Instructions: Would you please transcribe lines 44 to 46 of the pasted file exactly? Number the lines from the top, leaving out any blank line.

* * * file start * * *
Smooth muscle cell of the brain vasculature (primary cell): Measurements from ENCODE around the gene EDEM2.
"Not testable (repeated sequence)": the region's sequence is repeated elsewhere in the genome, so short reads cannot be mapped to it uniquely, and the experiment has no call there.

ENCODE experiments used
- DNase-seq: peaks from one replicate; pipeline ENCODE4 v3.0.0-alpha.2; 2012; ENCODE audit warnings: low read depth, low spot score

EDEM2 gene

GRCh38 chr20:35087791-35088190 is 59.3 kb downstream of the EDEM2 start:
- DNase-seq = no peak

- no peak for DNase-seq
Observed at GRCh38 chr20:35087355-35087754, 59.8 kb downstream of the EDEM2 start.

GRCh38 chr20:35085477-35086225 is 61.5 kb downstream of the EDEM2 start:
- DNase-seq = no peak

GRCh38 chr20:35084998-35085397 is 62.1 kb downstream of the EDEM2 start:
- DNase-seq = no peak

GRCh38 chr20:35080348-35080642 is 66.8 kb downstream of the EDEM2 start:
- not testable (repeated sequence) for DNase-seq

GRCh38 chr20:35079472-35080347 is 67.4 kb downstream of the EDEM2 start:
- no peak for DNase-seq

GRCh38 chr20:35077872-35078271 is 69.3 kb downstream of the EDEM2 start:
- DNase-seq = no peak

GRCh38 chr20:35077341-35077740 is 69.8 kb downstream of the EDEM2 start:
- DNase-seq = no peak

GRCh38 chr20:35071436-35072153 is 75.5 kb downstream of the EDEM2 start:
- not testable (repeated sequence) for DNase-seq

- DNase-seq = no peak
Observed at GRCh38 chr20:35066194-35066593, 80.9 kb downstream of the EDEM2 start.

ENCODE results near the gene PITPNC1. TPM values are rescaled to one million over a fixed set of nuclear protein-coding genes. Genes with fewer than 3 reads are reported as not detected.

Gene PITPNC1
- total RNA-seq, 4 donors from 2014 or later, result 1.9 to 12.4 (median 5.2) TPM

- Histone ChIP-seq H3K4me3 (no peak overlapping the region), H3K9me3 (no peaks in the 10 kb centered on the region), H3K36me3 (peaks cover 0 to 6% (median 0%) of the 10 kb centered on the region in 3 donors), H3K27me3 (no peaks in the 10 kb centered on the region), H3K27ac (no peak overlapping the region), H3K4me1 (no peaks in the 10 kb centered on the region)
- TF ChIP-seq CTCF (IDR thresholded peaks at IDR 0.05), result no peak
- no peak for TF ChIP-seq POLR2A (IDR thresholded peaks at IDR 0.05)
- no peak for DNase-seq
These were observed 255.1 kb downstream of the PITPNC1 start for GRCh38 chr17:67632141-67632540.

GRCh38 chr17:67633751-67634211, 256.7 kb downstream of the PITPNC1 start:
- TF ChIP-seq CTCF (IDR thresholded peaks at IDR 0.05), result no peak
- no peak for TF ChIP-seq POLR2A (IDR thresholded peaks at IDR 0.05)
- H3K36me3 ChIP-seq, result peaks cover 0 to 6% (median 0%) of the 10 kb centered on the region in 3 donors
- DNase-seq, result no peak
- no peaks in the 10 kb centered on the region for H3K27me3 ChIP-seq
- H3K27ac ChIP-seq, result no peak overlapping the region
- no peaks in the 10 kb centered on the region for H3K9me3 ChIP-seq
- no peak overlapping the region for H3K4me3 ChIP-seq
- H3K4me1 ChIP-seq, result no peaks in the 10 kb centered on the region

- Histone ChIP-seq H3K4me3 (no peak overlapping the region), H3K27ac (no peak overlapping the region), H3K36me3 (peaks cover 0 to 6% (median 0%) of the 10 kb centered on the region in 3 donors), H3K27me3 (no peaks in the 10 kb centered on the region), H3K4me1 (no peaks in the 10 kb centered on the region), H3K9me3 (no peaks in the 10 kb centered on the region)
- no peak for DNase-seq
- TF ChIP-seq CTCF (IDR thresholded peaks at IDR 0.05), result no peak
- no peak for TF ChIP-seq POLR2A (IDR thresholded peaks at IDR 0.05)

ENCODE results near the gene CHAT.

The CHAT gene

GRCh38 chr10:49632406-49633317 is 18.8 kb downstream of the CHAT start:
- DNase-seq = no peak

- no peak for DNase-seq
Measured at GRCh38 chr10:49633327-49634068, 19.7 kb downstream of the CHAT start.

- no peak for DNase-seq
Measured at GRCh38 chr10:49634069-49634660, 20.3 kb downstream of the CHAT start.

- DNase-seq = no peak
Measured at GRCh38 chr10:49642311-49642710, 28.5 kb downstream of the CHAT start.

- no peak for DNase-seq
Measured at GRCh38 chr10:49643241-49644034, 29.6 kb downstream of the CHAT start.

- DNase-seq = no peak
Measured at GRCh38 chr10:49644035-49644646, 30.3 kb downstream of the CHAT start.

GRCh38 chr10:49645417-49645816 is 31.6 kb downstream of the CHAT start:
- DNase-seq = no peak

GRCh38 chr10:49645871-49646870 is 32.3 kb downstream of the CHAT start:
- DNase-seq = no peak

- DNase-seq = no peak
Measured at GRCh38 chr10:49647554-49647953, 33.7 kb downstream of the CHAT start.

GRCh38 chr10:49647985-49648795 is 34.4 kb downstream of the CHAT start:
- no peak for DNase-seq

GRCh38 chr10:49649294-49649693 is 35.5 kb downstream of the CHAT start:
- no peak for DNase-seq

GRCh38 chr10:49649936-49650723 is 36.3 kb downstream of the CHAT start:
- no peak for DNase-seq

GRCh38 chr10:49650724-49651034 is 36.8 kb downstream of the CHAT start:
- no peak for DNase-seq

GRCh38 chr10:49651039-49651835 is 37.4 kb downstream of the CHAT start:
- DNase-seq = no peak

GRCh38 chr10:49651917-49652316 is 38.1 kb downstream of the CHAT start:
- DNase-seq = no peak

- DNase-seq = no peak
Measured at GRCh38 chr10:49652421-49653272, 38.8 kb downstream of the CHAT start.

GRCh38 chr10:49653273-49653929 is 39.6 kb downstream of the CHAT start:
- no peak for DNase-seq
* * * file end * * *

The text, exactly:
- Histone ChIP-seq H3K4me3 (no peak overlapping the region), H3K27ac (no peak overlapping the region), H3K36me3 (peaks cover 0 to 6% (median 0%) of the 10 kb centered on the region in 3 donors), H3K27me3 (no peaks in the 10 kb centered on the region), H3K4me1 (no peaks in the 10 kb centered on the region), H3K9me3 (no peaks in the 10 kb centered on the region)
- no peak for DNase-seq
- TF ChIP-seq CTCF (IDR thresholded peaks at IDR 0.05), result no peak